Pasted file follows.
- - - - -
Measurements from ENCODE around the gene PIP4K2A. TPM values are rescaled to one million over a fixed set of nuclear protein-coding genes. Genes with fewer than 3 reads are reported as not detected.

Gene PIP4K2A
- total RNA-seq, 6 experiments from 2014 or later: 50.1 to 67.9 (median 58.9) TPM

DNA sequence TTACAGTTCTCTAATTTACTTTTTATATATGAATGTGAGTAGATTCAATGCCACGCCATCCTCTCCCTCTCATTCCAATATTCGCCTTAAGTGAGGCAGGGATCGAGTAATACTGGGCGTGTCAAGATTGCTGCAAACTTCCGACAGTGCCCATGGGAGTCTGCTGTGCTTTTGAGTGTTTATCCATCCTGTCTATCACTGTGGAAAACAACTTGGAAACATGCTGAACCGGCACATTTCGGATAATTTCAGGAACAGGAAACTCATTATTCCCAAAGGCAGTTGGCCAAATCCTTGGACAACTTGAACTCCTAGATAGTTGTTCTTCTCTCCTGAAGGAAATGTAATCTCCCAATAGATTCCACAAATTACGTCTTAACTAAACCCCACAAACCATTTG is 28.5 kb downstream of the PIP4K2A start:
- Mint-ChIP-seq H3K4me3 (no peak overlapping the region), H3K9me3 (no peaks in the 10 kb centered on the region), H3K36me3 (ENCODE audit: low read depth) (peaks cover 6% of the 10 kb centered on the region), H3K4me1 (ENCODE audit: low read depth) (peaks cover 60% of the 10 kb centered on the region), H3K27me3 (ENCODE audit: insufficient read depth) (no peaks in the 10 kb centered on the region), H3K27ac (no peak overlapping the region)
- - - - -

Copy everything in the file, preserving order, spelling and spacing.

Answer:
Measurements from ENCODE around the gene PIP4K2A. TPM values are rescaled to one million over a fixed set of nuclear protein-coding genes. Genes with fewer than 3 reads are reported as not detected.

Gene PIP4K2A
- total RNA-seq, 6 experiments from 2014 or later: 50.1 to 67.9 (median 58.9) TPM

DNA sequence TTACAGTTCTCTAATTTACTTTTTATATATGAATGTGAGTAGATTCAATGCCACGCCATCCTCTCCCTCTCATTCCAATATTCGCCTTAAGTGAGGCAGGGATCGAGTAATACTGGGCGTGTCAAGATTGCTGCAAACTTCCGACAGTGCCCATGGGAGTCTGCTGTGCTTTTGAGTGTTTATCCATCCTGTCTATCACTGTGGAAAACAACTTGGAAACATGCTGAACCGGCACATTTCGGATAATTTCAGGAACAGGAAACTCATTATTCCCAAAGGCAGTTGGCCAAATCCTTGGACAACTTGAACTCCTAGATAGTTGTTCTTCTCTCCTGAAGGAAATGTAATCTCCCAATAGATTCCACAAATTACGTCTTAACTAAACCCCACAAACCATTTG is 28.5 kb downstream of the PIP4K2A start:
- Mint-ChIP-seq H3K4me3 (no peak overlapping the region), H3K9me3 (no peaks in the 10 kb centered on the region), H3K36me3 (ENCODE audit: low read depth) (peaks cover 6% of the 10 kb centered on the region), H3K4me1 (ENCODE audit: low read depth) (peaks cover 60% of the 10 kb centered on the region), H3K27me3 (ENCODE audit: insufficient read depth) (no peaks in the 10 kb centered on the region), H3K27ac (no peak overlapping the region)